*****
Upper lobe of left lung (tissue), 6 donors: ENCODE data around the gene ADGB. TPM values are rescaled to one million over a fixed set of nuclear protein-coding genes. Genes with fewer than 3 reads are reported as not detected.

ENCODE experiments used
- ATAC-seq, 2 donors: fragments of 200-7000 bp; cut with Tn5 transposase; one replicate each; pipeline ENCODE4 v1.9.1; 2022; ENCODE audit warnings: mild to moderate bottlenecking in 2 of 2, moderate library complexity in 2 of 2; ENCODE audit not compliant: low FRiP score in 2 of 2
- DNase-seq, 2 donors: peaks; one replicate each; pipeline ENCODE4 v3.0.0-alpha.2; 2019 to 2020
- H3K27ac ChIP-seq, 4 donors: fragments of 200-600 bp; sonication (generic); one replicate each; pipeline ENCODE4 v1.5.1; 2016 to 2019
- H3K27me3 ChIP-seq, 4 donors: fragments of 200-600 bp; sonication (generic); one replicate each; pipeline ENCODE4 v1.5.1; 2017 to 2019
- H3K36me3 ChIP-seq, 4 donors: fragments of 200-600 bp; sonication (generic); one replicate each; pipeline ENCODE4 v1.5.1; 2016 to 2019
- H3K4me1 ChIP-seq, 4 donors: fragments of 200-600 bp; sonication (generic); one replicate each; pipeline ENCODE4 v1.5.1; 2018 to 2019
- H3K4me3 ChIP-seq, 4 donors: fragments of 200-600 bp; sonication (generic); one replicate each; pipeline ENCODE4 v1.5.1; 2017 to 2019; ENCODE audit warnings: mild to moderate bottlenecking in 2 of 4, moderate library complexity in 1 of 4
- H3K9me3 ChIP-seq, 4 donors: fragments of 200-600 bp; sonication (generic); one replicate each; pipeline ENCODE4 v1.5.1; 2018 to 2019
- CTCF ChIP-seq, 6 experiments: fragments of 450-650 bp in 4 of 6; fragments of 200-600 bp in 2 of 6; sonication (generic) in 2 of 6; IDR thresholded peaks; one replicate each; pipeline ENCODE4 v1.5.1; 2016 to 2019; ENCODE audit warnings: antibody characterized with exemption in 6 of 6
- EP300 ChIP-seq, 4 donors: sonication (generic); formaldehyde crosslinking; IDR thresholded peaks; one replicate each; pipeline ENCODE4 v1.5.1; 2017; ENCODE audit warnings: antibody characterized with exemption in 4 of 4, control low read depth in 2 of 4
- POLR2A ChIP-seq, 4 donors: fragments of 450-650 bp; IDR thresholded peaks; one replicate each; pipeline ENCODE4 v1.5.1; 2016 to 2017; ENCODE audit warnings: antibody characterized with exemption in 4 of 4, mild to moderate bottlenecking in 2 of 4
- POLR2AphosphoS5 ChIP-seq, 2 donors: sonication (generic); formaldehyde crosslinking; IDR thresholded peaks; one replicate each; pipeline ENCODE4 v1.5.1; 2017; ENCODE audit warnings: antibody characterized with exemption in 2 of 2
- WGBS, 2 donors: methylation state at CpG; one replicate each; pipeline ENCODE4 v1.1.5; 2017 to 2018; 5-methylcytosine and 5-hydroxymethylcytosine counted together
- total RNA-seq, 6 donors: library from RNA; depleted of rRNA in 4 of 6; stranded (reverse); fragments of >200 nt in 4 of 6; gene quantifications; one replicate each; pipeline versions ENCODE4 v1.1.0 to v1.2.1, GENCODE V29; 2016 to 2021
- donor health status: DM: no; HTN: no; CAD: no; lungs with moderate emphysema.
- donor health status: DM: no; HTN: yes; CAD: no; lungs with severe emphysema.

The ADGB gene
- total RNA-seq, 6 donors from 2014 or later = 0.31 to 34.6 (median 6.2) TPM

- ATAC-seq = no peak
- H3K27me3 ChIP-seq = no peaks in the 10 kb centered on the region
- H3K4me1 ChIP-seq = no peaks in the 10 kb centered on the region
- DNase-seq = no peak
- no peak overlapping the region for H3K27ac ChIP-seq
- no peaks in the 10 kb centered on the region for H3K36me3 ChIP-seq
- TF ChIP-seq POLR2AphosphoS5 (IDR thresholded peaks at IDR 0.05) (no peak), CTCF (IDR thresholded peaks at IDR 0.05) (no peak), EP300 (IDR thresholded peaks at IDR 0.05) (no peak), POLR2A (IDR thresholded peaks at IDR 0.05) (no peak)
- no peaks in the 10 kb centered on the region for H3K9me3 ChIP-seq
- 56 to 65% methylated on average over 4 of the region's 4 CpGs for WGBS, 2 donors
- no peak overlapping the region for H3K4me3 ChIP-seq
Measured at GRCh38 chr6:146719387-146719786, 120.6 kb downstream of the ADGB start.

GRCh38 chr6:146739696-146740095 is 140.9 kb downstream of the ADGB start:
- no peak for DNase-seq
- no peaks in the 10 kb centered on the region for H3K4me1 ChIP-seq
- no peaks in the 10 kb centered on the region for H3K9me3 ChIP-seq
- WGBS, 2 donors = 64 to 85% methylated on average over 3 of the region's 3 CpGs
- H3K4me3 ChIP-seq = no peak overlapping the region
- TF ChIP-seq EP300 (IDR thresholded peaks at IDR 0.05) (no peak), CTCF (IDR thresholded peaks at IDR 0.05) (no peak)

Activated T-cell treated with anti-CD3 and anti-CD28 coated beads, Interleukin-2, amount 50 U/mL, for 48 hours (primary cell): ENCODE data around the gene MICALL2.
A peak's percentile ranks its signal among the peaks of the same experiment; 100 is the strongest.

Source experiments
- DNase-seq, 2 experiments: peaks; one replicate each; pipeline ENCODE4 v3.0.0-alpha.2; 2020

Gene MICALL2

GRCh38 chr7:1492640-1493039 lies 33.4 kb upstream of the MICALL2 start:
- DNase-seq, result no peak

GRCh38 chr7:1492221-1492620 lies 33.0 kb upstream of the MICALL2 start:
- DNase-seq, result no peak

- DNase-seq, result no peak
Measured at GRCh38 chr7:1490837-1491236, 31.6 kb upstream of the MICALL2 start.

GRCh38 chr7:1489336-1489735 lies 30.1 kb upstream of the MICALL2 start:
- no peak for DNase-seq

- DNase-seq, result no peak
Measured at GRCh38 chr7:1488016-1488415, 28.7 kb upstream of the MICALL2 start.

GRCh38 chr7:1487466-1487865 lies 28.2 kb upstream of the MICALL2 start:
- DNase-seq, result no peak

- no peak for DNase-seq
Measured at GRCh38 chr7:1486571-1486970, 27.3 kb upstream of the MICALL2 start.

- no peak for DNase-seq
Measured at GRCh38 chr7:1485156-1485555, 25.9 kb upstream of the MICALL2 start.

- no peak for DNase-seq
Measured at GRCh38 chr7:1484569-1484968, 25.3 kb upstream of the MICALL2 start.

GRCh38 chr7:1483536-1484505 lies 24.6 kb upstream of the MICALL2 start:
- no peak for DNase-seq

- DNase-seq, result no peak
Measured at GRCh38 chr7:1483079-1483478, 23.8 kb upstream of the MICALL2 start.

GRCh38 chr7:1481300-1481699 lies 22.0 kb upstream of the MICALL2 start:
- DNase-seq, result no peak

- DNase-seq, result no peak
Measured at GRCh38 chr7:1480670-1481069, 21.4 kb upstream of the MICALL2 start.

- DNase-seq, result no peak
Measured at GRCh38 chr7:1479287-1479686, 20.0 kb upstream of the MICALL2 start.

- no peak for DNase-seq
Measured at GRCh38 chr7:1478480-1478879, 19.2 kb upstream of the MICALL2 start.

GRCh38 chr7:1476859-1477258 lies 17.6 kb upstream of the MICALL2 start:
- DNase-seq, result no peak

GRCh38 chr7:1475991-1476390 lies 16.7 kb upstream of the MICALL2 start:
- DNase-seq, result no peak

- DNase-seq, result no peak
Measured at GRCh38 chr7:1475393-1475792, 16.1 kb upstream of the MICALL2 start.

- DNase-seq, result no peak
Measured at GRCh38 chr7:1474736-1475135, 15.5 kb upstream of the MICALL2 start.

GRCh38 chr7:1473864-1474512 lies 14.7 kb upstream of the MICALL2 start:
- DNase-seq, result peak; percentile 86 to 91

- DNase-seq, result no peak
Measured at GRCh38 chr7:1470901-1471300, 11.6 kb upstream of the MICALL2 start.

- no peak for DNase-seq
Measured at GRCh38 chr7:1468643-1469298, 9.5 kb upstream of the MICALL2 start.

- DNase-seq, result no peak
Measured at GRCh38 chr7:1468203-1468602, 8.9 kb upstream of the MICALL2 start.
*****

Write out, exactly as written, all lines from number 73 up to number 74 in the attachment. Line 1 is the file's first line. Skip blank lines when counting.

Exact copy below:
Measured at GRCh38 chr7:1478480-1478879, 19.2 kb upstream of the MICALL2 start.

GRCh38 chr7:1476859-1477258 lies 17.6 kb upstream of the MICALL2 start: